Planning Your Trip to Great Smoky Mountains National Park
Fly Fishing the Great Smoky Mountains National Park
Where to Fish
Many anglers, especially those new to the area, want specific suggestions on where they should fish.
The following is a month by month list of suggestions as to where you should fish in Great Smoky
Mountains National Park. Keep in mind that you can catch trout in any of the streams in the park. Our
stream section provides a lot of information about each of the major streams. This is just a short cut
list of suggested streams and areas of the streams for various times of the year round season.

Rainbows and brown trout will become easier to catch when the water cools down this
month. The only problem you may have is the water levels may be low. That adds to the
difficulty but makes it more interesting as far as I am concerned. Remember the brook
trout will start spawning this month and the brown trout will move upstream looking for a
spawning location. If you want a big brook trout, try starting at the upper end of the
Chimney Picnic area and fishing upstream as far as you can. You will get some
rainbows but also have a shot at a big brook trout. The Raven Fork would probably be
nothing short of  incredible if you want to hike in there for brook trout. If you want to catch
rainbows, fish just about anywhere in the park. Try Big Creek on the North Carolina side  
or the Straight Fork (and get a big brown as an added bonus). On the Tennessee side of
the park give the Middle Fork of the Little Pigeon River a shot. You can probably catch fifty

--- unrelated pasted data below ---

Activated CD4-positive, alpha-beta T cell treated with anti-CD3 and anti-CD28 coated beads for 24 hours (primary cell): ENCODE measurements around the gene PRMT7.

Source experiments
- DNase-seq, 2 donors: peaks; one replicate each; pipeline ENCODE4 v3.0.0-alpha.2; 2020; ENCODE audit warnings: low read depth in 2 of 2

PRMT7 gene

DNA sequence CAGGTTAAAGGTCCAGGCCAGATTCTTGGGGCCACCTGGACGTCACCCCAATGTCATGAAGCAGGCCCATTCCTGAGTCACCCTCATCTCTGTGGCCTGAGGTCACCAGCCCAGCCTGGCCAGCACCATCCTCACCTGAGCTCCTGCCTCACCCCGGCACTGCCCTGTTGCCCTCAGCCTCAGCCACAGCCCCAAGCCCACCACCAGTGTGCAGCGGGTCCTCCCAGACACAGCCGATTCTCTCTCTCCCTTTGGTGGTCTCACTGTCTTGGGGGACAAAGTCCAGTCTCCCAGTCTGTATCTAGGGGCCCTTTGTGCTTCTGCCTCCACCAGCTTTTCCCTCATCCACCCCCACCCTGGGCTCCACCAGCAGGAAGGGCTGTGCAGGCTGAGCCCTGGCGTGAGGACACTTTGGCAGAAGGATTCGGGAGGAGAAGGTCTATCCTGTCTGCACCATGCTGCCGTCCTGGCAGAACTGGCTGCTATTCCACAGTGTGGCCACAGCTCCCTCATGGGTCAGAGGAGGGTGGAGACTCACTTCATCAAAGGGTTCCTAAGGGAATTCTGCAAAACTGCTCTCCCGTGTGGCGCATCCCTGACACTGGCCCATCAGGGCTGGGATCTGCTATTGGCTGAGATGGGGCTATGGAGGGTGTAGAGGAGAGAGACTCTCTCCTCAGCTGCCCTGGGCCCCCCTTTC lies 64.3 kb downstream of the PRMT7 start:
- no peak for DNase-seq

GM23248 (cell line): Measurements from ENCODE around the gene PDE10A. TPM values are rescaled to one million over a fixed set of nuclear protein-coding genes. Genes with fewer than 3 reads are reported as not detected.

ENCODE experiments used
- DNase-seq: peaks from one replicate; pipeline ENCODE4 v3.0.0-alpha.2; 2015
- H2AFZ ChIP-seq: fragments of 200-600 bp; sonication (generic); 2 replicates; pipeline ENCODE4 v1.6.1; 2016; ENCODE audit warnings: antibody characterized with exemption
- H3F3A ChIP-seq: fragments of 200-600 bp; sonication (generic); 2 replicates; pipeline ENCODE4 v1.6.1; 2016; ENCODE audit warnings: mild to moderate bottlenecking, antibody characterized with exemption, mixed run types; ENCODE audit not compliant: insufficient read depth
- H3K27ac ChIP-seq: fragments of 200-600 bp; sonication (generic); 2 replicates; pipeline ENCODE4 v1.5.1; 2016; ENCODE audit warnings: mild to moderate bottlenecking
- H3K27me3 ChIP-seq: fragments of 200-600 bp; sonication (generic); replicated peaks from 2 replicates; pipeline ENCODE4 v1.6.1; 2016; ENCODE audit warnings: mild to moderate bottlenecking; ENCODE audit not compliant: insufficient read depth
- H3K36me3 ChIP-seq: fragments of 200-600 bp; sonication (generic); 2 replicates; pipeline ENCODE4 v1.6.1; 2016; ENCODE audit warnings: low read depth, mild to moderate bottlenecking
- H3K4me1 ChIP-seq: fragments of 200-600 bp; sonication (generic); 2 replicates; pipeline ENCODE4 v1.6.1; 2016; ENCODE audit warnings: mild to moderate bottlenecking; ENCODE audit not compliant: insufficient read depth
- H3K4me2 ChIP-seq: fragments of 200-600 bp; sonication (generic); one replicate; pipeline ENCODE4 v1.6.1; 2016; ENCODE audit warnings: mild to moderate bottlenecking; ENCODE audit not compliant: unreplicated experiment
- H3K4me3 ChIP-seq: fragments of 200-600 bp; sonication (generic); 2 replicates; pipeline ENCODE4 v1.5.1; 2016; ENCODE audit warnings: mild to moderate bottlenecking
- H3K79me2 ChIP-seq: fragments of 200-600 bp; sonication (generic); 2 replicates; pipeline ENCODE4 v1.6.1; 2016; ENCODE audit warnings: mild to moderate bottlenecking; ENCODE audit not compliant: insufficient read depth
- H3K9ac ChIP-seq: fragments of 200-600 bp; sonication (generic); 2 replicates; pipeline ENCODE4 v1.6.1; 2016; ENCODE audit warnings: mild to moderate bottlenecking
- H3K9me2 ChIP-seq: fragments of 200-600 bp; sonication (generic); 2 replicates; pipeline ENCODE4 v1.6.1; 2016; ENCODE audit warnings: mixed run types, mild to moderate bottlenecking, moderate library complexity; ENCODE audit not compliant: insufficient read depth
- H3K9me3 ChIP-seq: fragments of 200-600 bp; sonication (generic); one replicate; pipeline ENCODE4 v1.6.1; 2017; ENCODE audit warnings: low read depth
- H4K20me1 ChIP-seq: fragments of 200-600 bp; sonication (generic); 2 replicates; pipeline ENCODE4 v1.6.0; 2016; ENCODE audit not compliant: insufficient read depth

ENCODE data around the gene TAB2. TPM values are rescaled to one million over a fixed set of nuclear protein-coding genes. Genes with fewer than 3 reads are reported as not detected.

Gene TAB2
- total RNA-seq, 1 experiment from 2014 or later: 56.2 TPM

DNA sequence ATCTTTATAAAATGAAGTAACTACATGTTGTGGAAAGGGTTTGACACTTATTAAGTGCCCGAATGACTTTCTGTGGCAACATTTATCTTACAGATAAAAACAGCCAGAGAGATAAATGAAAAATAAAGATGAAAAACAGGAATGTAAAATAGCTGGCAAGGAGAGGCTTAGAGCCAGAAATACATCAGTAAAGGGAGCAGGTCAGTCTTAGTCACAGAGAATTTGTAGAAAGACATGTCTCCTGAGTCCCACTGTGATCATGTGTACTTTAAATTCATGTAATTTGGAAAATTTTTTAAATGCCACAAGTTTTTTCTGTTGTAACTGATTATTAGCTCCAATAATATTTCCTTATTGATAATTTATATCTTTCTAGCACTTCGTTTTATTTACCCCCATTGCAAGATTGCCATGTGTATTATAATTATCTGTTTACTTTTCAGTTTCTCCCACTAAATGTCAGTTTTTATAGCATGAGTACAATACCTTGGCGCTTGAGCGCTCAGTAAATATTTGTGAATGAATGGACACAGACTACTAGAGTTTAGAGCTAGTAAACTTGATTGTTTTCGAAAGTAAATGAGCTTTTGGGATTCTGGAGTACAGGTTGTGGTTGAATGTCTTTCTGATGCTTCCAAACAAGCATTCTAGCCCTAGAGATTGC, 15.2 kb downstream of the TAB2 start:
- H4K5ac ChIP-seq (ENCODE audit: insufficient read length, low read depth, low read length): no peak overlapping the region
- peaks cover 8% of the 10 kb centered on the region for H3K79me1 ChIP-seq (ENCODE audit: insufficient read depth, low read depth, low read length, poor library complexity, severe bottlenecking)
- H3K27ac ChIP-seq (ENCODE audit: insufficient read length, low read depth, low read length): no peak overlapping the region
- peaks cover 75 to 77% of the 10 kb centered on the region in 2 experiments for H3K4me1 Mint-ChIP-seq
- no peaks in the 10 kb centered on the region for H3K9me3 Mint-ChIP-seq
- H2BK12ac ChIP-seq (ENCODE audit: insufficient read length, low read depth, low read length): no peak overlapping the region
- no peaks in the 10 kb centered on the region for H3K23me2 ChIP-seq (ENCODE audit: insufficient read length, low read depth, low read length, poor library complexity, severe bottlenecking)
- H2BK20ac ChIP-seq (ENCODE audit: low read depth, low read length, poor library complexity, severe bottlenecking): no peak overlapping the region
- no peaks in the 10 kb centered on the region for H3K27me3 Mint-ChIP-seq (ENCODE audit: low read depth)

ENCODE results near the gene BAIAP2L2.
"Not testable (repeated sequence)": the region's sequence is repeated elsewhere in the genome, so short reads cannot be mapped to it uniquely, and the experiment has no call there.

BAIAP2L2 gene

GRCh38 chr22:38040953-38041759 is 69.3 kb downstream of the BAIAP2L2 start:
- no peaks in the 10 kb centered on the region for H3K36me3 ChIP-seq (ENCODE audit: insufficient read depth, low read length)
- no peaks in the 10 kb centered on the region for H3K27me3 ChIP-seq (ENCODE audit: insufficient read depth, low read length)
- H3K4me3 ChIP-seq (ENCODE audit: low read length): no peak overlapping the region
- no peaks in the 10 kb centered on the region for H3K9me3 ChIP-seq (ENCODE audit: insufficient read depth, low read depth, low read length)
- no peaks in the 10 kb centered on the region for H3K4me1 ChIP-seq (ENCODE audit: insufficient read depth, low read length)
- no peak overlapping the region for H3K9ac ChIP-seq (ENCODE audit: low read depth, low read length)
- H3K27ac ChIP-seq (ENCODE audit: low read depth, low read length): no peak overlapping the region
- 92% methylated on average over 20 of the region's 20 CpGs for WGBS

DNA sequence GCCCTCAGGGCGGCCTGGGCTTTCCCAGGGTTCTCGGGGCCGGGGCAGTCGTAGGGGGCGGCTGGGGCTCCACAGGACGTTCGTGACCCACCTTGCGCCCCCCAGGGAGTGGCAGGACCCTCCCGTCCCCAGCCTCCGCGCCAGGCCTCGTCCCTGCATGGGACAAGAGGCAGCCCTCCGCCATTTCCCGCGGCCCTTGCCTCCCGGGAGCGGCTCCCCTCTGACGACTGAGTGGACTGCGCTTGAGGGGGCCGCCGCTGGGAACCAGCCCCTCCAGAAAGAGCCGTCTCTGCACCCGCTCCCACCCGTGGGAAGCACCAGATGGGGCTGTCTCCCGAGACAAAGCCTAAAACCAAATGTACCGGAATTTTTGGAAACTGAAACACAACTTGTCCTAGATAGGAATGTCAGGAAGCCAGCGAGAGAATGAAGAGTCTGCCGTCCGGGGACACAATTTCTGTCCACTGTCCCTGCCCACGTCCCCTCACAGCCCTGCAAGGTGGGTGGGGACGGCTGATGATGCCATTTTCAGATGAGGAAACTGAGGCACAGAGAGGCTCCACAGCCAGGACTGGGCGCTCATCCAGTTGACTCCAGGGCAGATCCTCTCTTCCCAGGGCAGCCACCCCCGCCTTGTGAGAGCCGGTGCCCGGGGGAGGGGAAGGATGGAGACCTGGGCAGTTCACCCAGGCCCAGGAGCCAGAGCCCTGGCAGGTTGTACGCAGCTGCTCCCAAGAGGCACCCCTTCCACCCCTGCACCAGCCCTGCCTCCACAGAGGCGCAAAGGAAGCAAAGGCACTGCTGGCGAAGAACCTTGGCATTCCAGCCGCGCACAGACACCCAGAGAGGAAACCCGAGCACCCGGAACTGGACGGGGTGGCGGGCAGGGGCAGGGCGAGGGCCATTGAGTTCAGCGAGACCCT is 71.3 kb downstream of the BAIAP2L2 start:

rainbows a day.

The weather should be cool enough for you to be able to fish anywhere in the park this
month. The brown trout will be spawning throughout the month. For a shot at a larger
brown trout try Deep Creek on the North Carolina side of the park. Hazel would also be a
great choice. On the Tennessee side, Little River above the sinks to well above Elkmont
Campgrounds would be a good choice for the browns. Just do not fish for them when
they are holding their redds. Fishing for them on the bed (redds) is like shooting ducks
when they are floating around on the water with the decoys. Rainbows will still take the
dry fly up until the water gets below about 50 degrees (if it does). Do you want a
sleeper? Try Forney Creek or Noland Creek. You can get to Noland by road. You may be
surprised with a good brown in addition to the rainbows and you probably will have
either of the two streams to yourself.

December is not a good month to fish. Stay at home. JUST Kidding. December can be a
sleeper. Several large brown trout are always caught this month. The first half of the
month is usually the best, of course. You should watch the weather closely. Try Little
River between Metcalf Bottoms and Elkmont or the lower part of the Oconaluftee River or
Straight Fork on the North Carolina side of the park.

Copyright 2011 James Marsh
The water temperature usually
begins to cool some during the
early fall. Rain had brought the
normal low stream level up this
particular time in early October.
By the end of December, all the
leaves are gone off the trees and it
look like winter. On days when the
weather is warm, it is still possible
to catch trout, even on the dry fly.
Early autumn is a great time to
catch rainbows as well as the
large brown trout that have begun
their spawning runs. Fishing
during November can be great.
All images are thumbnails,
click for larger view
All images are thumbnails,
click for larger view
If the water is not too cold, and it
usually isn't, the rainbows will take
a dry fly. We have caught them
throughout the fall and early winter
months on a dry fly.
By as early as October, snow will
fall in the higher elevations. It can
be warm, in the seventies, with
snow still clinging to the higher
peaks from a previous cold front.
Fishing can be excellent during
the early fall and continue until the
coldest days of winter.
This is a zoomed in shot of the
scene on the other side of the
page. Snow is heavy on the
spruce trees. The temperature can
be as much as 20 degrees colder
in the higher elevations.